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swordfish

The Democrat's roster for a Trump - beater in 2020

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Just now, swordfish said:

Yeah - that'll get him elected......

You've got to read his whole platform ... that's just the tip of it.

raw

 

Lord, I apologize for that.

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36 minutes ago, swordfish said:

Yeah - that'll get him elected......

Genital grabbing didn't hurt our current Prez

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4 hours ago, foxbat said:

You've got to read his whole platform ... that's just the tip of it.

raw

 

Lord, I apologize for that.

yeah...he can take that stance; it's no skin off his back.
If he sticks to this stance, he may face some stiff competition.
He may be wondering what all the flap is about.

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Dangers of Growing Support for Court-Packing: http://reason.com/volokh/2019/03/20/dangers-of-growing-support-for-court-pac

Quote

In recent weeks, there has been growing support for court-packing on the left. A number of prominent liberal Democrats, including several presidential candidates, have either endorsed the idea of expanding the size of the Supreme Court to reverse the current 5-4 conservative majority among the justices, or at least indicated they are open to it. Those expressing such views include presidential candidates Pete Buttgieg, Kamala Harris, Elizabeth Warren and Kirsten Gillibrand. Former Obama administration attorney General Eric Holder also argues that the idea should be "seriously" considered. Presidential candidate Beto O'Rourke has suggested a plan to increase the size of the court to fifteen justices: five Democrats, five Republicans, and five more justices selected by the other ten.

Liberal advocates of court-packing argue that it is a justifiable response to previous Republican bad behavior on judicial confirmations, most notably the GOP-controlled Senate's refusal to hold hearings on President Obama's nomination of Judge Merrick Garland in 2016, which eventually enabled to President Trump to fill the open seat with Justice Neil Gorsuch in 2017.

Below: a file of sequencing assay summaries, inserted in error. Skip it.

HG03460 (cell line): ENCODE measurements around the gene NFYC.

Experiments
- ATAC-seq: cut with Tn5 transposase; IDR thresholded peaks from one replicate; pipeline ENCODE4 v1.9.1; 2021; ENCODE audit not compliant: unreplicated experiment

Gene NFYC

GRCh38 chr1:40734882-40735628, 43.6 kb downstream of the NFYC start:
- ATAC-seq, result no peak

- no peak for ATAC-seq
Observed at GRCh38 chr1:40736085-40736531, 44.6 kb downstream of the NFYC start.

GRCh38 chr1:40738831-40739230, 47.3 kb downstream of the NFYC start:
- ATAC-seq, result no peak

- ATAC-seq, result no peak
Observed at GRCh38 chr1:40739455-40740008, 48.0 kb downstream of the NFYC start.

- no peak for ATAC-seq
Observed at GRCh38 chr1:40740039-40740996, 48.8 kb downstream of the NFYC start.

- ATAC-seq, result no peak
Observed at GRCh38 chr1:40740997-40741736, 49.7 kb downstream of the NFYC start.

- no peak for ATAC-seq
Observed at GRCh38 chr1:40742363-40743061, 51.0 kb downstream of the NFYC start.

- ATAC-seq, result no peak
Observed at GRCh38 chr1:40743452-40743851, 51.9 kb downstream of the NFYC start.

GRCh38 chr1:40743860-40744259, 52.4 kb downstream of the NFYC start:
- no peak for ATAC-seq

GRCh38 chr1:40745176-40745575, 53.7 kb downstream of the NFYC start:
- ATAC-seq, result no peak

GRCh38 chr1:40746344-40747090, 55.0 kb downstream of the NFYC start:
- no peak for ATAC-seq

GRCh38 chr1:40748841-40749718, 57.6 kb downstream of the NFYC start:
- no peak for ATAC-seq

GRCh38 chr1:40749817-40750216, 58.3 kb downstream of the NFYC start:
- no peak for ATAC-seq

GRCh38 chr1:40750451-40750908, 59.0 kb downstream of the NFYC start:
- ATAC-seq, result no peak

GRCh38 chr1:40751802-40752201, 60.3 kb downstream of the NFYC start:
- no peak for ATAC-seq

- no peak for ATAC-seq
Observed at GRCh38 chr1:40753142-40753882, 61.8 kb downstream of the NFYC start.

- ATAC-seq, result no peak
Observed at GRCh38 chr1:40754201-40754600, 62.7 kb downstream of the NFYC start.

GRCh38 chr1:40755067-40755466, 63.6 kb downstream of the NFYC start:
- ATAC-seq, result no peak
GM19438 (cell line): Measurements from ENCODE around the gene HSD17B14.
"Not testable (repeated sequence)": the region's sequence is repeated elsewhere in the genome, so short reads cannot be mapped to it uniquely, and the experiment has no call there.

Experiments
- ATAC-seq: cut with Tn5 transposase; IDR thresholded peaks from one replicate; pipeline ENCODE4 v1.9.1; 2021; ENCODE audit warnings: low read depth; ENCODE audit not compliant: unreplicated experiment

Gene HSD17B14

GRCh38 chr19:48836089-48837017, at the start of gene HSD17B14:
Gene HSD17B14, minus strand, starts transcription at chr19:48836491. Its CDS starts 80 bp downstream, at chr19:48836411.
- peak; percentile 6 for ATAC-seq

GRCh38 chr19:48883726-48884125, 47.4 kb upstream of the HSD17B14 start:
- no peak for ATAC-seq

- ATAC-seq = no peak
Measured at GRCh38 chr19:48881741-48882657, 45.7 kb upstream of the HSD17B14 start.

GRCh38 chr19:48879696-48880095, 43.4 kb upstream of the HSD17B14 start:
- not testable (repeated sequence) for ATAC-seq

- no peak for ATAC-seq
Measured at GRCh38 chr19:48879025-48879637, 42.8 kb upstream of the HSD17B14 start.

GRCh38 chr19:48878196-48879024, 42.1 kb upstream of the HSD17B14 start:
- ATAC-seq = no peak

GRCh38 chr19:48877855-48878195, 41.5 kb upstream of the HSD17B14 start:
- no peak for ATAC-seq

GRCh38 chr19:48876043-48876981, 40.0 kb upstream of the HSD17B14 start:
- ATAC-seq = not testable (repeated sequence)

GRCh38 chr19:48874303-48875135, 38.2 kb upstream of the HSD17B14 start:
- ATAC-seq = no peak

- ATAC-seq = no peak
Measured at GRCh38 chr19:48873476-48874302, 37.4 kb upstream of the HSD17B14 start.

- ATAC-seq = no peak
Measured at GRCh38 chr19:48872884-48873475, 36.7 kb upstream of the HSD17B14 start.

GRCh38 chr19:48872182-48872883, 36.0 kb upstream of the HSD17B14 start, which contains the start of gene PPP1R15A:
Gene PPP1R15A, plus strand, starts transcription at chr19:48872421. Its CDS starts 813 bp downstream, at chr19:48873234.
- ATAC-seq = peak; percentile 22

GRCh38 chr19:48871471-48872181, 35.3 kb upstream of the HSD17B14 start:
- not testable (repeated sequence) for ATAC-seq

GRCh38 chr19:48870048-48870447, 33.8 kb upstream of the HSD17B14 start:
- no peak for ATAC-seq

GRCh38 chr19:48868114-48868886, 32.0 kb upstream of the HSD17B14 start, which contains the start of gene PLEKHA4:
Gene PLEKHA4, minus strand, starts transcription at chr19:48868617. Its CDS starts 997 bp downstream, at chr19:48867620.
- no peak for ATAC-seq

Both parties have engaged in skullduggery on judicial nominations in recent years, the GOP most certainly included. In my view, the refusal to consider Garland was understandable in light of previous Democratic actions (including their own refusal to hold hearings on a number of prominent Bush-era judicial nominees). But it is also true that it was a risky escalation of the judicial nomination wars.

Be that as it may, court-packing would be a dangerous step beyond previous judicial nomination shenanigans because, unlike them, it threatens to destroy the entire institution of judicial review, by creating a pattern of escalation under which each party would pack the court any time it simultaneously controls both Congress and the presidency. That would ensure that the Court would almost never rule against any significant initiative of the party in power, no matter how dangerous and unconstitutional. I discussed the flaws of court-packing in more detail here, here, and here. Prominent liberal Harvard Law School Professor Laurence Tribe summarizes the danger well:

Larry Tribe likewise argues against court-packing. "I'm not in favor of trying what FDR sought to do — and was rebuffed by the Democratic Senate for attempting," he tells me. "Obviously partisan Court-expansion to negate the votes of justices whose views a party detests and whose legitimacy the party doubts could trigger a tit-for-tat spiral that would endanger the Supreme Court's vital role in stabilizing the national political and legal system."